I think junction boxes are only needed for joining multiple panels together.I think the main safety thing it to make sure water can't run along the cabling back to the battery/charger controller, by making sure there is a low point in the cabling below where it is connected to the batteries/charge controller. I would also get a inline fuse between the battery and the load/charge controller (assuming you have these both attached directly to the battery), but that's up to you.






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  Reply # 1528782 8-Apr-2016 21:46
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spearsniper:

Aredwood: Is this intended to be entirely automated? If so then you might want to add low voltage detection to your setup. To prevent the battery from being damaged due to being discharged too much. As solar panels output alot less power on overcast days.


 


Or use a deep cycle battery which is designed for this type of duty cycle.


Car batteries are designed to be almost fully charged all of the time. Their expected life if used in a solar system like this could be only a few years, vs 10-15 for a good quality deep cycle battery.



My understanding is that even if you use deep cycle batteries. They should only be discharged to 50% for them to retain capacity when used in a cyclic situation. Especially as the OP wants to charge them each day via the solar then use the power each night.





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Ultimate Geek
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  Reply # 1529675 10-Apr-2016 22:13
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i have a feeling your panel is way too small for your load. Remember, in winter you will only get a few peak hours of sun per day, if the weather is clear. Since your load will run every night, you run the chance of over-discharging your battery.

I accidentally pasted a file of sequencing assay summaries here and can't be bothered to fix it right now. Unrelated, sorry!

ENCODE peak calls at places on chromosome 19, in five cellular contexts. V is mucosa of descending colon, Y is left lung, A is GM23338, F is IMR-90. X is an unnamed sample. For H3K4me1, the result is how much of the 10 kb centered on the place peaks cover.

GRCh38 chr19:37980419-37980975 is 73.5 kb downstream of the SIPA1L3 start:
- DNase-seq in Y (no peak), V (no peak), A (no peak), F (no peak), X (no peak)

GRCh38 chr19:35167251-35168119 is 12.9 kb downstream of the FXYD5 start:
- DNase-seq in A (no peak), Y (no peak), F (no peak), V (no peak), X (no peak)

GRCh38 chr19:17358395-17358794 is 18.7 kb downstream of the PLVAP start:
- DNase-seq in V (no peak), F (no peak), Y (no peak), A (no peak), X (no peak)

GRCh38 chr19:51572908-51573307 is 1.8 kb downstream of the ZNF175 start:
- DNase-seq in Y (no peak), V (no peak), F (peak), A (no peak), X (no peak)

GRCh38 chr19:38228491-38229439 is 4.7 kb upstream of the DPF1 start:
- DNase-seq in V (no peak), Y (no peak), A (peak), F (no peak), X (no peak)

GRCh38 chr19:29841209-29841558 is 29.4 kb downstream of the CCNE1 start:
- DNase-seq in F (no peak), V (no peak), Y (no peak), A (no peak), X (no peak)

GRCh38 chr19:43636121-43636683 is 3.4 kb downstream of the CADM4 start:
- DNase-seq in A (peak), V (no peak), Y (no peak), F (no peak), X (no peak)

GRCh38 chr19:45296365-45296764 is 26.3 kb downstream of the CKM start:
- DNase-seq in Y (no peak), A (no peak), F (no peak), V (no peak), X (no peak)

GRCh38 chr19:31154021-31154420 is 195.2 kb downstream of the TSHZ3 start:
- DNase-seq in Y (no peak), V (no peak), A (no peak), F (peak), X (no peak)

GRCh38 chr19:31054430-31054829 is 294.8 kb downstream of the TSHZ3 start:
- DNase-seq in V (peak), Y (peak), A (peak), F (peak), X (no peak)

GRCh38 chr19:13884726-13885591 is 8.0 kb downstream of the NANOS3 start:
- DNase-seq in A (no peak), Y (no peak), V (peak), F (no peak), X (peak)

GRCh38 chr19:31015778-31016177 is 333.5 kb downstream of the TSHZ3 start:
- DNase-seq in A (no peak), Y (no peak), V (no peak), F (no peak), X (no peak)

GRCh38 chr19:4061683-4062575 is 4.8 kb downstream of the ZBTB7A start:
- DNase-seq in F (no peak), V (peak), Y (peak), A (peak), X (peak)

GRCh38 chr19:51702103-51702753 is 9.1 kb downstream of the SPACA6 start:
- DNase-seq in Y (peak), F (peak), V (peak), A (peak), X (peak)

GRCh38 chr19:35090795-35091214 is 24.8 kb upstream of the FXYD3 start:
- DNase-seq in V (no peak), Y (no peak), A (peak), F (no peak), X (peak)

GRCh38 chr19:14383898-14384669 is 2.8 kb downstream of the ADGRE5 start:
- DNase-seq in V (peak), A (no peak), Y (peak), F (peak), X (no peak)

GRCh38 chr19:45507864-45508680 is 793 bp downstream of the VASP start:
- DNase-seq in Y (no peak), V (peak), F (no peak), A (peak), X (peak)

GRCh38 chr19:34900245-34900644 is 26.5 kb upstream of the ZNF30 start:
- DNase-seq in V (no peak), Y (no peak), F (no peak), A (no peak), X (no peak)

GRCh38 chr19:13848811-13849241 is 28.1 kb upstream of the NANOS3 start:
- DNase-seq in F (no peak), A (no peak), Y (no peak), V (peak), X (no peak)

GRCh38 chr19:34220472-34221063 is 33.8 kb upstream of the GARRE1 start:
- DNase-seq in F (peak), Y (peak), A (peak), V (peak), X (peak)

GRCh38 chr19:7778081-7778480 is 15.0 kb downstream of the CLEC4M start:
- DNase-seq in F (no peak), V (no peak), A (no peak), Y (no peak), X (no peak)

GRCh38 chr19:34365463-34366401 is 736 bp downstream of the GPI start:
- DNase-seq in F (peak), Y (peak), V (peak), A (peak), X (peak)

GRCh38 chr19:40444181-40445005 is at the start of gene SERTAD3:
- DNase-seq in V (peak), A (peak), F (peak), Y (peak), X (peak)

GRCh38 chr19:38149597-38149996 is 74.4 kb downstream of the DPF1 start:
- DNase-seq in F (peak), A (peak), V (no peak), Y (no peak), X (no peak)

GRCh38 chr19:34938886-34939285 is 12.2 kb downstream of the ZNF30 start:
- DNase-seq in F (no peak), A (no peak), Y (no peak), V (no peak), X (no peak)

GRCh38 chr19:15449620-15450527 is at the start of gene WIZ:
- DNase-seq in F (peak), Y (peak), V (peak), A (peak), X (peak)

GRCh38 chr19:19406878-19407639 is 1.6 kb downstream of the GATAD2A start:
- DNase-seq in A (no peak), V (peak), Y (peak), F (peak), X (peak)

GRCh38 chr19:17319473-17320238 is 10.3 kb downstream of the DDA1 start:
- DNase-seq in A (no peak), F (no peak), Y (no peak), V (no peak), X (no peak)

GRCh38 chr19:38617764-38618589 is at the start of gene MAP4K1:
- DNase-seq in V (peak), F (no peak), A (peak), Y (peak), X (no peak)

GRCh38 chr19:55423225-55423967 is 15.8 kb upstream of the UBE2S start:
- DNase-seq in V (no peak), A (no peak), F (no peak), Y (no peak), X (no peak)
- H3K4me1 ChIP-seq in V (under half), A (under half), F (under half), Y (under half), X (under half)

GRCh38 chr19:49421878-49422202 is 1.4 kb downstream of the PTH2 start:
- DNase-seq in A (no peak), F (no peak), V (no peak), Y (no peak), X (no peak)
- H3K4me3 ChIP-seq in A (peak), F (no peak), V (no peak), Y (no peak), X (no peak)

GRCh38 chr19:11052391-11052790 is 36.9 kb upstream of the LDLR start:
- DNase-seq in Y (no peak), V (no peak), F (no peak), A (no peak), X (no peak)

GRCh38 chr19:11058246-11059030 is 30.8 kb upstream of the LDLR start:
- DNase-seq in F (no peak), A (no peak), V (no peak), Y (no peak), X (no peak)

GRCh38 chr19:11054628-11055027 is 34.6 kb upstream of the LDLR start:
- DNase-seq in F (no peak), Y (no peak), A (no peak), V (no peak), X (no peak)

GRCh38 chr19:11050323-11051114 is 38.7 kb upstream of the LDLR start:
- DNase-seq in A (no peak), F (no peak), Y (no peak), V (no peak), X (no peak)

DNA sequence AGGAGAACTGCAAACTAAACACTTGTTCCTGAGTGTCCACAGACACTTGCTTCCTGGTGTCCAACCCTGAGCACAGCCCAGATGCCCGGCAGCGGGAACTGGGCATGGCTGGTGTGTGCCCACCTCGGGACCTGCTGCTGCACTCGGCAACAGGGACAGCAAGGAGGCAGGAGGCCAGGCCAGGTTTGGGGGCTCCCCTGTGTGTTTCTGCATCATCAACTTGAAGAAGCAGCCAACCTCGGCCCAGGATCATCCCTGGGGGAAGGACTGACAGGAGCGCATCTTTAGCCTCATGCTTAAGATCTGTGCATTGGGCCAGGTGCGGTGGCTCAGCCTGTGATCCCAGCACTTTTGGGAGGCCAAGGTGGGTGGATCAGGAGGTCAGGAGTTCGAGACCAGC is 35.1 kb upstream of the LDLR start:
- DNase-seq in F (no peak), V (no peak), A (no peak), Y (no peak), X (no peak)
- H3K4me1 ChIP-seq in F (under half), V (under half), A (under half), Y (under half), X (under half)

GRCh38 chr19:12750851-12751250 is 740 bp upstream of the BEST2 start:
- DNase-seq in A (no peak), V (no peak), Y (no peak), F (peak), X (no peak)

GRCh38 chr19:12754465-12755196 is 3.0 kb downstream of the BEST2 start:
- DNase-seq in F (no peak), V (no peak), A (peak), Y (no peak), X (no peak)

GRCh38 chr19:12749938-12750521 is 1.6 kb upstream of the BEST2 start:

I will run the data through a spreadsheet i use at work and come back with some information for you.


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Ultimate Geek
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  Reply # 1532810 13-Apr-2016 23:44
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sorry to say , it looks marginal at best for your system as specified. I ran the number based on 5 hours per night : an average of 175mA load  each hour for 24 hours.

 

Remember , when the sun is shining the panel has to run the load and provide charge for battery.

 

The calcs show that in winter you will not reach a high level of charge so you will be vulnerable to patches of bad weather - this reliability information is based on actual records.

 

Calcs suggest you want 50W panel , 32 AHr batt for year round reliability.


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Ultimate Geek
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  Reply # 1532816 14-Apr-2016 01:31
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Not sure by what you are meaning when you say "junction box". Being 12 volts and low voltage, there are virtually no legal requirements to meet, so you don't "have" to have anything.

 

That said, it would be prudent to have a fuse at the battery (less than 10 amps but more than 2 amps) so that if something shorts out, it doesn't burn the place down. (without a fuse, your battery when new will be capable of putting several hundred amps into a short circuit).

 

You will want to keep things dry so that your project doesn't die an early death from corrosion.

 

As someone alluded to above, scrimping on the battery size can be false economy. Out of a deep cycle lead acid battery, you can typically expect to get 100 cycles if you discharge it completely flat every night and 400 cycles if you discharge it to 50%. (read that in a Victron Energy design book, and it is just a rule of thumb which will vary slightly with the quality of your batteries and other factors). This is no reason to ditch the battery you already have, but if doesn't last as long as you wanted, you know to upsize when replacing it.